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Rhetoric of Political Repression in Nigerian Newspaper Reports: The Critical Discourse Analysis Perspective


Publication Date:

Authors : ;

Page : 1978-1986

Keywords : rhetoric; political repression; newspaper reports; critical discourse analysis; power; ideology; press freedom.;

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This paper explores the rhetoric of political repression in the Guardian newspaper reports of June and July 2008 Nigerian Union of Teachers’ (NUT) nationwide strike embarked upon to demand a special salary scale.? It specifically focuses on language use in the newspaper reports on this issue as an indication of the media's seemingly transparent but inherently ideological reportage, projecting the “truth” of the political power elite and repressing the views of the less dominant whose interest the media supposedly champion. Using three theoretical perspectives, critical discourse analysis which takes the side of the less privileged to question the textual representations of the power elite; systemic functional grammar which studies the meaning relations residing in the systemic patterns of textual choices of language users; and argumentation theory used to determine the various appeals made in the reports to argue the case of the various stakeholders, the paper highlights the truism of the media’s apparent neutrality in their reports. The various forms of rhetoric, located in the unsaid, attribution to sources, manipulation of intertextual resources and gatekeeping ideology were among the strategies employed in the newspaper reportage. In a total of forty-six reports, spanning thirty-six days the strike lasted,it was found that the newspaper deliberately avoided an editorial on the strike thereby locating its ideology in the ‘unsaid’.? It also, in connivance with the dominant power elite, manipulated the wordings of the Constitution of the Federal Republic of Nigeria 1999 using ad hoc argument and subtle persuasion to quash the demands of the NUT, thus exploiting intertextual resources (‘the already-said’) to support a suppressive regime.? These representations portray the newspaper’s gate keeping-ideology ?as partial and selective in its reports.? It also implicates the newspaper as adopting the ‘ideology of silence’ and as reneging on its watchdog role as the champion of public interest.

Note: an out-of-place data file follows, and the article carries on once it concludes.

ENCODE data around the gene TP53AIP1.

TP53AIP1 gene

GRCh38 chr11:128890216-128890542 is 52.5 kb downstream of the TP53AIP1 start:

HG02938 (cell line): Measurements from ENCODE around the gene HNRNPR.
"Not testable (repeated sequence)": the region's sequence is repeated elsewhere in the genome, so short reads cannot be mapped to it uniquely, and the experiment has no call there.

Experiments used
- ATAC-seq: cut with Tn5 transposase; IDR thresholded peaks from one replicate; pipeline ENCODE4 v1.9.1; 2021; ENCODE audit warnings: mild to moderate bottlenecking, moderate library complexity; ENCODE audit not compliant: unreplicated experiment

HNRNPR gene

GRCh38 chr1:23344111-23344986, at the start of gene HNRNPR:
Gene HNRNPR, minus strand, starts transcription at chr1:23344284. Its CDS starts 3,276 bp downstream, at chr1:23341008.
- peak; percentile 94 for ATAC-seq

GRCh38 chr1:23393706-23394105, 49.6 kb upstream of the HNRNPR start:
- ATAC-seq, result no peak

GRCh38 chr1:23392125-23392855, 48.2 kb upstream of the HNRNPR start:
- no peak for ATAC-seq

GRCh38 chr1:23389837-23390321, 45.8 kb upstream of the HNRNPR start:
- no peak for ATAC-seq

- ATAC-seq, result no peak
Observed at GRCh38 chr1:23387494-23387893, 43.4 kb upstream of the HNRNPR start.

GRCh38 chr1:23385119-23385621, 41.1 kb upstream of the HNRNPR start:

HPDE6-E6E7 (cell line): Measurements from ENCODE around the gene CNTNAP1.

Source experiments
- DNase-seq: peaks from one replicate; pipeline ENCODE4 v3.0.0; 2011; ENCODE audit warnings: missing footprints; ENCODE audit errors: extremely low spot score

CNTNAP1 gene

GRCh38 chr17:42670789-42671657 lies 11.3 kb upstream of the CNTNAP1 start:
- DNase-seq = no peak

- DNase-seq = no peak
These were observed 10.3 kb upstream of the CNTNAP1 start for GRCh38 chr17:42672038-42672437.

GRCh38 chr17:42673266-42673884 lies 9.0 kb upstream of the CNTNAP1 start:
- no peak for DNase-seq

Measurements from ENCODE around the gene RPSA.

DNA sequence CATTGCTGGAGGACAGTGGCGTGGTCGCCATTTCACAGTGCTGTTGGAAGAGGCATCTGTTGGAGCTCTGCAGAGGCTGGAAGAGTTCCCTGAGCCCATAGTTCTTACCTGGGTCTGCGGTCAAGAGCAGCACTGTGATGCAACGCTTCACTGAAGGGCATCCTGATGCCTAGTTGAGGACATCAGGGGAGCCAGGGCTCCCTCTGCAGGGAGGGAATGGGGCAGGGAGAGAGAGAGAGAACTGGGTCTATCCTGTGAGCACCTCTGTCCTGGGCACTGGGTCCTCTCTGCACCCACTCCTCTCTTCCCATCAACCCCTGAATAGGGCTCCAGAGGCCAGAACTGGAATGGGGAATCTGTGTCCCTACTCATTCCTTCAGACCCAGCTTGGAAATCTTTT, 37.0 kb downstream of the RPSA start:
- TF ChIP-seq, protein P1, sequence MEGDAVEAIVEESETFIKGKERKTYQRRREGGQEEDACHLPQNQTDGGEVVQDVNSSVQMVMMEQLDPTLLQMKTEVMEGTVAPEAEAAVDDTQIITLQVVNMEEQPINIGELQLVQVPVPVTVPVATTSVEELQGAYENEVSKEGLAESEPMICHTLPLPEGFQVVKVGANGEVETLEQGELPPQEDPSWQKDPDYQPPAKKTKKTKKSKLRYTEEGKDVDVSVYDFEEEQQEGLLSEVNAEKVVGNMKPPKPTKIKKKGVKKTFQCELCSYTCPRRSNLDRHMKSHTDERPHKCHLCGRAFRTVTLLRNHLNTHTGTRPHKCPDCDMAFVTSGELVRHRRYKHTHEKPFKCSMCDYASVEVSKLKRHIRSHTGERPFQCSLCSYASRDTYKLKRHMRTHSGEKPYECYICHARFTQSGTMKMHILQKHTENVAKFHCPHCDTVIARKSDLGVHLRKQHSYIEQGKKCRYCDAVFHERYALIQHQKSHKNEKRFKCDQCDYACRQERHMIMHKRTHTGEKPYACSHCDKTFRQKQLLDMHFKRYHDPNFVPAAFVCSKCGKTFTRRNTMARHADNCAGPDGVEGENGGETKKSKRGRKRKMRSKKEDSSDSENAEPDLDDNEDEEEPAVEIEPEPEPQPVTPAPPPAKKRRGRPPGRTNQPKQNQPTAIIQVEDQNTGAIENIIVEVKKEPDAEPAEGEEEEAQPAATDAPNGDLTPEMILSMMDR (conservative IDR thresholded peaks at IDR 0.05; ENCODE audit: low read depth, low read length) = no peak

Last modified: 2016-07-05 19:30:06